We are all swimming in noise. Of course you know this already. You experience this overload on a daily basis and you think of ways to not be part of the problem.
How do you engage others and connect them to all the incredible goodness you do? What gets you over the threshold and into the realm of real possibility?
As you ponder these questions, consider the college admissions work of MIT professor and author Cal Newport. He discovered that many students accepted into top-notch schools were not necessarily “ideal candidates” in the traditional sense. They didn’t have all the extra-curricular activities and over the top test scores. What these students did have was a true passion and vision that gave them depth of character and made them truly “interesting people”. More importantly, rather than getting bogged down in the act of “doing” just to pad their resumes, they allowed themselves space to explore and uncover areas in their lives that they found truly fascinating.
What happens when this occurs? Newport notes, “They don’t use activities to signal their qualities, they use them instead to transform themselves into more interesting people. In other words, what’s important about an activity is not its impressiveness, but its impact on your personality.”
He goes on to say, “Most students, when interviewed or when filling out their application, fall back on emphasizing their activities and the traits they signal. ‘Running my church youth group,’ they might say, ‘is another example of my leadership ability’.”
However, there are those who follow a different path. They don’t emphasize their activities or stress the qualities they supposedly reveal, instead they follow their true interests, and share that aspect of themselves. When you interact with students who are on this kind of journey you notice the genuineness of the interaction. It has the ability to create a powerful human connection that leaves a lasting impression.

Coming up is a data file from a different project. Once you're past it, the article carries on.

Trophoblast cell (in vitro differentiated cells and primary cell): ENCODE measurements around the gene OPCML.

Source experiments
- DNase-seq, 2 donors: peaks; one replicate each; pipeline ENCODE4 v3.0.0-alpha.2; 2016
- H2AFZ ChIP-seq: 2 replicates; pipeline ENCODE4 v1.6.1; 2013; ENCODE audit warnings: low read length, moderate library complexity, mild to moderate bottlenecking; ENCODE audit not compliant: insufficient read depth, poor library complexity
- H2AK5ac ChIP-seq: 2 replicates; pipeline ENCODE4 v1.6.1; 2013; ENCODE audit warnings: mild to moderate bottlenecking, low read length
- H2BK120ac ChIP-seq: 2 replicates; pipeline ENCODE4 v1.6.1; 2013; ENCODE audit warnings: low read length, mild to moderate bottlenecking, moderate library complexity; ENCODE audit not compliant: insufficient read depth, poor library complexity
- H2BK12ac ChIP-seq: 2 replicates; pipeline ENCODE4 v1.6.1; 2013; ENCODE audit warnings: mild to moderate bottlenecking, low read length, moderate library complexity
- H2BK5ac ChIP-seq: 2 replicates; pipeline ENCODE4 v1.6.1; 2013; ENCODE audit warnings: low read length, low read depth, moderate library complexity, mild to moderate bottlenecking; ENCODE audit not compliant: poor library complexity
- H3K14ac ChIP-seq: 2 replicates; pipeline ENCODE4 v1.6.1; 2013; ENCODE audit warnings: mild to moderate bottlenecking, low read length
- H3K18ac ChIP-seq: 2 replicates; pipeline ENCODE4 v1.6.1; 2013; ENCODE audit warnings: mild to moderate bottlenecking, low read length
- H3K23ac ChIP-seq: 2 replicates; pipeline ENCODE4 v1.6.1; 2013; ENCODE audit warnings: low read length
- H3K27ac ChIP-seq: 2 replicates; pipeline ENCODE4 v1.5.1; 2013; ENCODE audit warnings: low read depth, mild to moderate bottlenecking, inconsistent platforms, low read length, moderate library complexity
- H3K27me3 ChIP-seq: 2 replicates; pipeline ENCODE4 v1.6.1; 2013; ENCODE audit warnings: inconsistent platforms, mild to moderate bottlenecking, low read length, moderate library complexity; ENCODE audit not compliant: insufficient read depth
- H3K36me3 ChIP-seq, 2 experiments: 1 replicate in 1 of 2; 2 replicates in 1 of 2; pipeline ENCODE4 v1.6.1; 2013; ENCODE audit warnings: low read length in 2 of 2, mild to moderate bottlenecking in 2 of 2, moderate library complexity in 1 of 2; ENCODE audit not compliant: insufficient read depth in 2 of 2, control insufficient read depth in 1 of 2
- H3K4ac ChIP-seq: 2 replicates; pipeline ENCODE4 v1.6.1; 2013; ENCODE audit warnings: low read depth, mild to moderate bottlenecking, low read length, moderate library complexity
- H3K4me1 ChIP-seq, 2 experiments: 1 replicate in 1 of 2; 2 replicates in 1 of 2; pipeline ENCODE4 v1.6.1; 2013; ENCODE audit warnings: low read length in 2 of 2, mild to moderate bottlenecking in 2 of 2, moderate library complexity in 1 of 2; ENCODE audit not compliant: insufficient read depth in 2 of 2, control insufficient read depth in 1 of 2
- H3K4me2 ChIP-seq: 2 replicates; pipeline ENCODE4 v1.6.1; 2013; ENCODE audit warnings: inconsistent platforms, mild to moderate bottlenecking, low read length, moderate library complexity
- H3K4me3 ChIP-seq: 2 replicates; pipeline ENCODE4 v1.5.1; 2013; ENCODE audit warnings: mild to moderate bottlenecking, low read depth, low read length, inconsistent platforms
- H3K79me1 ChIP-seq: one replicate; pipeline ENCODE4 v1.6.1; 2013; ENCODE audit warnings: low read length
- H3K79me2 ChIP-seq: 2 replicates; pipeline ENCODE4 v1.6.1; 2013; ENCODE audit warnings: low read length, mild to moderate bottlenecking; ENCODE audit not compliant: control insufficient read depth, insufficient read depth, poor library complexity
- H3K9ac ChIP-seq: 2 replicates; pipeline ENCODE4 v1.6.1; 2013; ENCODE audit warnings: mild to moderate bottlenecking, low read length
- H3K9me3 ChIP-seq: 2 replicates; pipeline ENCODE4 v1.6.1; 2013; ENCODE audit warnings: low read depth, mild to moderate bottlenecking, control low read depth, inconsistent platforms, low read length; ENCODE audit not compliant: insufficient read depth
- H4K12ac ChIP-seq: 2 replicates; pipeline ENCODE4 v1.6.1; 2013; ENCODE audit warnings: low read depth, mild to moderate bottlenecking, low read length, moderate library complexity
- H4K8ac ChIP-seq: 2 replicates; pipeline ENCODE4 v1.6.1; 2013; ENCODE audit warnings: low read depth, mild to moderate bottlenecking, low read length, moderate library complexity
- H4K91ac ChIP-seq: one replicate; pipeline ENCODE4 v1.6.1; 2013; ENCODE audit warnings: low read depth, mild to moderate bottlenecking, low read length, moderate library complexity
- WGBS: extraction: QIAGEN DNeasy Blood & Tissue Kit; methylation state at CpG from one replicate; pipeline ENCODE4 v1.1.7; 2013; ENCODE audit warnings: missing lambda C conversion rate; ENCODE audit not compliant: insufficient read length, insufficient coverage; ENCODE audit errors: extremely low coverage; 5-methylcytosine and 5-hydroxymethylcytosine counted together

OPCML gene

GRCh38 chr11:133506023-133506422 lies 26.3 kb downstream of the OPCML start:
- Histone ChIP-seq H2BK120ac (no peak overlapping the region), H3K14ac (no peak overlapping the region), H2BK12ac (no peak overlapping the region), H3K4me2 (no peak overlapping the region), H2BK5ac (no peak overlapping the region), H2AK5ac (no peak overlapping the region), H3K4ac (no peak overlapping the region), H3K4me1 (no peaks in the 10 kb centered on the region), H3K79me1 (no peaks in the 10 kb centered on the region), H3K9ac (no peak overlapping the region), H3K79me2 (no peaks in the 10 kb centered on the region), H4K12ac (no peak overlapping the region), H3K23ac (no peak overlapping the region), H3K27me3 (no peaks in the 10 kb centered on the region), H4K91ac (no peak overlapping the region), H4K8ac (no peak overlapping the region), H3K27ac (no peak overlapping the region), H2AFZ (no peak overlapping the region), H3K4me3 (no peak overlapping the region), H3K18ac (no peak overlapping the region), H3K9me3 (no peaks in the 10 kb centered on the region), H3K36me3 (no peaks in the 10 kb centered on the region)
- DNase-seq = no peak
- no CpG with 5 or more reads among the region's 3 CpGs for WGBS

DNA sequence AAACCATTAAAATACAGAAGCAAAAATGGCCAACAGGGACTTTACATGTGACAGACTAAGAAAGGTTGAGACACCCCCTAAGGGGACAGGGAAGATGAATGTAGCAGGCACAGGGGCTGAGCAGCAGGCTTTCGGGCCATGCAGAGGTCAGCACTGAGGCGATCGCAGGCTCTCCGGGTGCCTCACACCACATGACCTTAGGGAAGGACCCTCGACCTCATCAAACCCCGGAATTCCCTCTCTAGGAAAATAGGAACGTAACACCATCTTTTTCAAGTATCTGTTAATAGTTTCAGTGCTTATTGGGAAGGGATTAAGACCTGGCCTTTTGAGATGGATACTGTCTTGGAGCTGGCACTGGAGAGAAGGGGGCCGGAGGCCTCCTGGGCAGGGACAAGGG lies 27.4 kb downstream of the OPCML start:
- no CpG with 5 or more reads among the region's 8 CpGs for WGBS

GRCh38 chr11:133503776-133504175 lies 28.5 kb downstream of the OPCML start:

I can think of no greater example of the intoxicating power of passion than this short video from conductor, Benjamin Zander. He offers a moving demonstration on how to inspire and change people. His passion gives him the ability to share his message, connect with his audience, and offer an experience that opens you up to the value and beauty of his work.
There may be hundreds of things you are good at, that you find interesting, or that you feel people want to hear, however, I recommend you step back from all of that and begin anew.
What do you get lost in? What are you truly amazing at? What is the vision welling up inside you? Connect to those pieces, and give yourself space and time to learn and grow. Deliver your message from that place of knowing and you’ll speak in symphonies.
David P. Diana is a counselor, author, and a director for a behavioral healthcare organization. He writes a weekly blog on sales and marketing for counselors (www.davidpdiana.com)